How To Understand Moral Fictionalism
|Philosophy : Ethics|
Moral fictionalism is something of a recent phenomenon in the theory of ethics, at least when it comes to it being taken seriously.
Moral fictionalism was floated as an idea many years ago but did not take off. However in recent times it has grown in popularity and has now spurned quite a lot of debate.
Moral fictionalism in ethics is, as the name implies, the theory that morality is a fiction. It is a convenient fiction that has arisen and been propagated because having morality is preferential to an orderly and sustainable society.
In a lawless situation, there is no safety and everything goes, making life more dangerous and perilous. Hence it is in the interest of most to have a moral system around them that imposes what they should and shouldn't do, and punishes them when they break the rules.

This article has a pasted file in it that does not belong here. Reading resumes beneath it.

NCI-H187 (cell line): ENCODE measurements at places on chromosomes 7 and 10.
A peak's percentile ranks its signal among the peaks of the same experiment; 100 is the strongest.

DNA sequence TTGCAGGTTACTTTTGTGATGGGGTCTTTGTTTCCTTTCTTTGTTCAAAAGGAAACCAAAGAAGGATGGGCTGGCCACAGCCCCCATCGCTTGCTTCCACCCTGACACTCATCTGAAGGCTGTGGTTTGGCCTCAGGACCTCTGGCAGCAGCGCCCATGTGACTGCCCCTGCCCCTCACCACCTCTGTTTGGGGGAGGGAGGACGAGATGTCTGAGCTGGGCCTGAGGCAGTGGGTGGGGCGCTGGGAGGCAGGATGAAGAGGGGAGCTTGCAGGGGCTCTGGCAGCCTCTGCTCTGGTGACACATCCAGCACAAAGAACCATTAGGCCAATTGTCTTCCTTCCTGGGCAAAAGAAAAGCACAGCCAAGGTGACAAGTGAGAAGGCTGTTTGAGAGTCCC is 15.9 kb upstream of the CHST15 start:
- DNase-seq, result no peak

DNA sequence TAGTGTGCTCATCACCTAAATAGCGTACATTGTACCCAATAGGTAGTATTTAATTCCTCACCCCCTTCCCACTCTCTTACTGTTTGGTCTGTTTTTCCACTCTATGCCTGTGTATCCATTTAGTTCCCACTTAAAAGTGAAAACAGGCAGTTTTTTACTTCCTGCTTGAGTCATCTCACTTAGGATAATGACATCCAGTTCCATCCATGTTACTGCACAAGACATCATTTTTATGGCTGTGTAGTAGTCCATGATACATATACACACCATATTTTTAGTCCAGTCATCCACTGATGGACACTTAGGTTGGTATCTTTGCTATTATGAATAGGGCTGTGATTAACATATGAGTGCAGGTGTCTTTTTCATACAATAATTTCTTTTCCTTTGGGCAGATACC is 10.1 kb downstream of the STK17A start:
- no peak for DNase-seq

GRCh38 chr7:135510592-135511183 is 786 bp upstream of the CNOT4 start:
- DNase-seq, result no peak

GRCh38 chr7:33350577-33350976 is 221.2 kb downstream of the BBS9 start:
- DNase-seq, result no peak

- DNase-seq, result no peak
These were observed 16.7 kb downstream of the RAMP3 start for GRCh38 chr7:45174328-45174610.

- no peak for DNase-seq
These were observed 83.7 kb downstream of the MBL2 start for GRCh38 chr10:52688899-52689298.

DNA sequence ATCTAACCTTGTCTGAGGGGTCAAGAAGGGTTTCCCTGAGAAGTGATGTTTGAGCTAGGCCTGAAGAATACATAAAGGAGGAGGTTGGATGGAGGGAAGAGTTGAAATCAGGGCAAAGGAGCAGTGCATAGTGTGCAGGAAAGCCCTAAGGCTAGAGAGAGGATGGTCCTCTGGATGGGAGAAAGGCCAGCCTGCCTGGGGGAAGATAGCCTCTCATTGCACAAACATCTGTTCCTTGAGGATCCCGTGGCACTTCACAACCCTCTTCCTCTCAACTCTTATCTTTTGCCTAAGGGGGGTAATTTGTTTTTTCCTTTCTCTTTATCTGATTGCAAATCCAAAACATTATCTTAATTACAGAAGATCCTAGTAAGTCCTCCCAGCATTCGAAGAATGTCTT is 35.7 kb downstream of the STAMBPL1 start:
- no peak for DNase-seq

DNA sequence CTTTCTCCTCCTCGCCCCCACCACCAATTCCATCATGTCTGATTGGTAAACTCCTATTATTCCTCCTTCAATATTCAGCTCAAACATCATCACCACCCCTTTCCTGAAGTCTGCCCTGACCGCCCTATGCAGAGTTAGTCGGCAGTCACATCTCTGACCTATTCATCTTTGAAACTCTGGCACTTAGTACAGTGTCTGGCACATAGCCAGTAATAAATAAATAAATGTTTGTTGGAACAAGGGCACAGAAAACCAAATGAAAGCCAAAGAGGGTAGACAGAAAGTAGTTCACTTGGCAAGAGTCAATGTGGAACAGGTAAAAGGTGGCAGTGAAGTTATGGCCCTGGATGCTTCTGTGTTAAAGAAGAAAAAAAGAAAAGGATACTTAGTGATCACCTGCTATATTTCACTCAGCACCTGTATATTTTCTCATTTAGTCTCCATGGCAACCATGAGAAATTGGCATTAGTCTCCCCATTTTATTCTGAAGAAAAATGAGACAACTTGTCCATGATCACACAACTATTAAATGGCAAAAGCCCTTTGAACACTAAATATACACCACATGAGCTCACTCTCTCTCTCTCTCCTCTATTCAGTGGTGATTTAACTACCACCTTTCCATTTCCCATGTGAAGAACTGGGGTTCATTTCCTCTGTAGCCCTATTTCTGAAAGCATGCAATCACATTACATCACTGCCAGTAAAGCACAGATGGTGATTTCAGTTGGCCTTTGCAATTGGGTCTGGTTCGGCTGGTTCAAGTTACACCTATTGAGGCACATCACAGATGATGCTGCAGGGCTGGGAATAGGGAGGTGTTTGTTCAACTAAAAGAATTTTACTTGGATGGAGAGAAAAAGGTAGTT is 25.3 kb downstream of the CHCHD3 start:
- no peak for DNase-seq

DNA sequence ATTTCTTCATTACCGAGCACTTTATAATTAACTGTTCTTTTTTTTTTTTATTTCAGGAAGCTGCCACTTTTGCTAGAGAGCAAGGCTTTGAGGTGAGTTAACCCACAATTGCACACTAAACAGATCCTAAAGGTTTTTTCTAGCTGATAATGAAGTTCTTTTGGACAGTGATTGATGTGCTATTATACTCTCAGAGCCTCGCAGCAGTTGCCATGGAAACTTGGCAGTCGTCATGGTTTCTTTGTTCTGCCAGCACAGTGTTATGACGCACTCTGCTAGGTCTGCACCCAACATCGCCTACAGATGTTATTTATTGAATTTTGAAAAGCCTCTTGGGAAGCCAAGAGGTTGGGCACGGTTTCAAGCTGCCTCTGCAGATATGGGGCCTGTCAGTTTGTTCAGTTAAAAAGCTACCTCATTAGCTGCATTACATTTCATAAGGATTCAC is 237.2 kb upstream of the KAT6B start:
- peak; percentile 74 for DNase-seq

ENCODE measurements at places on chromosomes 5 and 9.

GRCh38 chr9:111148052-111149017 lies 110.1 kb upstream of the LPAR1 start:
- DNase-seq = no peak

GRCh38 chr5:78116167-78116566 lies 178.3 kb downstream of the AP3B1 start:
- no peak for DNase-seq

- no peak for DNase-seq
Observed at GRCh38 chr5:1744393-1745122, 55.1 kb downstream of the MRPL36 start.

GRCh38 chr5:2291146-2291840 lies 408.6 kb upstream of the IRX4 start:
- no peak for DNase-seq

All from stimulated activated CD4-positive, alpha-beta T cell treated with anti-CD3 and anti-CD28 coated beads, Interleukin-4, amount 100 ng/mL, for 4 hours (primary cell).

What is the nature of morality though - are there absolute truths as to what is right and wrong, or is morality rather defined by a society and varies from time to time?
Fictionalism is a non-realist theory of ethics, as it claims ethical statements are not absolutely true or false but gain their 'truth' status relative to the society in which they were constructed as a fiction. Morality is a fiction, in other words, that has been created, a bit like a story in a book. However unlike a book where we all clearly know it is fiction and the limits of the system, morality is a real life system.
There are many intriguing arguments for and against fictionalism and it can be seen how it could be an attractive view by many, though it has its sharp critics too and constructing a coherent version of fictionalism can be more challenging than it may seem.
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